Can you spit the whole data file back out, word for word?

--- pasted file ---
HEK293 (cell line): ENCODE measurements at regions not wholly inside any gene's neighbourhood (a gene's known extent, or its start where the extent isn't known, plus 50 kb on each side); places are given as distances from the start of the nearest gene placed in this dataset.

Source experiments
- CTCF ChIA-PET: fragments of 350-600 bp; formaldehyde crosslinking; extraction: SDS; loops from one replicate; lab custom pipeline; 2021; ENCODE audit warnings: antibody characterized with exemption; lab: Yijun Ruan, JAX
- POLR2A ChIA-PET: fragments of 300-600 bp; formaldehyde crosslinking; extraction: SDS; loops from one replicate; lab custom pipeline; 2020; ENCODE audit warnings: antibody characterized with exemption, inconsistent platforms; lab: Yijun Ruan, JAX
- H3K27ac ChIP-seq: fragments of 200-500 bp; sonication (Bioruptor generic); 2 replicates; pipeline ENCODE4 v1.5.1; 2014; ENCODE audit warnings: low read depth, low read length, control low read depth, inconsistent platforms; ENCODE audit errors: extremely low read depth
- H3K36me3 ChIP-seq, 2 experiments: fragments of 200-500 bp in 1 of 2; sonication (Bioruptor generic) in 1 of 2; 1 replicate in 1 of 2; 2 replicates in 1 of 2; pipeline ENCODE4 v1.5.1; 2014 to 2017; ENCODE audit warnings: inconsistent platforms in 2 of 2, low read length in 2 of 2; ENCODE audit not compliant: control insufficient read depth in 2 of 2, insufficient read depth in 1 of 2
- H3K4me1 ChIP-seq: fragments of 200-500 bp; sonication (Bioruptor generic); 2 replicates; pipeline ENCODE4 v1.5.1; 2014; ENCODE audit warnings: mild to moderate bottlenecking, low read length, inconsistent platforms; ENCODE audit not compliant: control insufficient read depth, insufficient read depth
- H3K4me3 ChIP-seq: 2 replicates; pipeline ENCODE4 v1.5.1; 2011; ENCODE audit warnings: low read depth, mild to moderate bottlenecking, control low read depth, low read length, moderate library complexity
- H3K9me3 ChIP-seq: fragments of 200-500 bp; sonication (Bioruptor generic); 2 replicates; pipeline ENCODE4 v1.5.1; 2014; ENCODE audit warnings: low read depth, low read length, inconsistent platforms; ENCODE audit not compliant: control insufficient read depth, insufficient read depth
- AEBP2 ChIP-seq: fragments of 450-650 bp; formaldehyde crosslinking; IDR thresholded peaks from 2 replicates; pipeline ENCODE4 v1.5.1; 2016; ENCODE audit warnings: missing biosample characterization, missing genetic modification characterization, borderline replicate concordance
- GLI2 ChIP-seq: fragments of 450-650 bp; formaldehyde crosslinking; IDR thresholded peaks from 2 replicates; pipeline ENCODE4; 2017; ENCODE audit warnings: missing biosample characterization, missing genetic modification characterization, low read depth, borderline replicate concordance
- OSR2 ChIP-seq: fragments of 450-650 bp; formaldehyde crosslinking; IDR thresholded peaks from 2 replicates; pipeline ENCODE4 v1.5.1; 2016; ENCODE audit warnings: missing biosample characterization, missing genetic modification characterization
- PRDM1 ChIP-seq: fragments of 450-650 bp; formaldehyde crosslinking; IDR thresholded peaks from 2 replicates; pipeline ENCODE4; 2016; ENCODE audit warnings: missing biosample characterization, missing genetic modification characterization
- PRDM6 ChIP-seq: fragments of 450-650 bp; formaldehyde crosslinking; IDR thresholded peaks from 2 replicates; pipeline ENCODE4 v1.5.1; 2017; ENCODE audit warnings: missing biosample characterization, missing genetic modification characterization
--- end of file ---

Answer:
HEK293 (cell line): ENCODE measurements at regions not wholly inside any gene's neighbourhood (a gene's known extent, or its start where the extent isn't known, plus 50 kb on each side); places are given as distances from the start of the nearest gene placed in this dataset.

Source experiments
- CTCF ChIA-PET: fragments of 350-600 bp; formaldehyde crosslinking; extraction: SDS; loops from one replicate; lab custom pipeline; 2021; ENCODE audit warnings: antibody characterized with exemption; lab: Yijun Ruan, JAX
- POLR2A ChIA-PET: fragments of 300-600 bp; formaldehyde crosslinking; extraction: SDS; loops from one replicate; lab custom pipeline; 2020; ENCODE audit warnings: antibody characterized with exemption, inconsistent platforms; lab: Yijun Ruan, JAX
- H3K27ac ChIP-seq: fragments of 200-500 bp; sonication (Bioruptor generic); 2 replicates; pipeline ENCODE4 v1.5.1; 2014; ENCODE audit warnings: low read depth, low read length, control low read depth, inconsistent platforms; ENCODE audit errors: extremely low read depth
- H3K36me3 ChIP-seq, 2 experiments: fragments of 200-500 bp in 1 of 2; sonication (Bioruptor generic) in 1 of 2; 1 replicate in 1 of 2; 2 replicates in 1 of 2; pipeline ENCODE4 v1.5.1; 2014 to 2017; ENCODE audit warnings: inconsistent platforms in 2 of 2, low read length in 2 of 2; ENCODE audit not compliant: control insufficient read depth in 2 of 2, insufficient read depth in 1 of 2
- H3K4me1 ChIP-seq: fragments of 200-500 bp; sonication (Bioruptor generic); 2 replicates; pipeline ENCODE4 v1.5.1; 2014; ENCODE audit warnings: mild to moderate bottlenecking, low read length, inconsistent platforms; ENCODE audit not compliant: control insufficient read depth, insufficient read depth
- H3K4me3 ChIP-seq: 2 replicates; pipeline ENCODE4 v1.5.1; 2011; ENCODE audit warnings: low read depth, mild to moderate bottlenecking, control low read depth, low read length, moderate library complexity
- H3K9me3 ChIP-seq: fragments of 200-500 bp; sonication (Bioruptor generic); 2 replicates; pipeline ENCODE4 v1.5.1; 2014; ENCODE audit warnings: low read depth, low read length, inconsistent platforms; ENCODE audit not compliant: control insufficient read depth, insufficient read depth
- AEBP2 ChIP-seq: fragments of 450-650 bp; formaldehyde crosslinking; IDR thresholded peaks from 2 replicates; pipeline ENCODE4 v1.5.1; 2016; ENCODE audit warnings: missing biosample characterization, missing genetic modification characterization, borderline replicate concordance
- GLI2 ChIP-seq: fragments of 450-650 bp; formaldehyde crosslinking; IDR thresholded peaks from 2 replicates; pipeline ENCODE4; 2017; ENCODE audit warnings: missing biosample characterization, missing genetic modification characterization, low read depth, borderline replicate concordance
- OSR2 ChIP-seq: fragments of 450-650 bp; formaldehyde crosslinking; IDR thresholded peaks from 2 replicates; pipeline ENCODE4 v1.5.1; 2016; ENCODE audit warnings: missing biosample characterization, missing genetic modification characterization
- PRDM1 ChIP-seq: fragments of 450-650 bp; formaldehyde crosslinking; IDR thresholded peaks from 2 replicates; pipeline ENCODE4; 2016; ENCODE audit warnings: missing biosample characterization, missing genetic modification characterization
- PRDM6 ChIP-seq: fragments of 450-650 bp; formaldehyde crosslinking; IDR thresholded peaks from 2 replicates; pipeline ENCODE4 v1.5.1; 2017; ENCODE audit warnings: missing biosample characterization, missing genetic modification characterization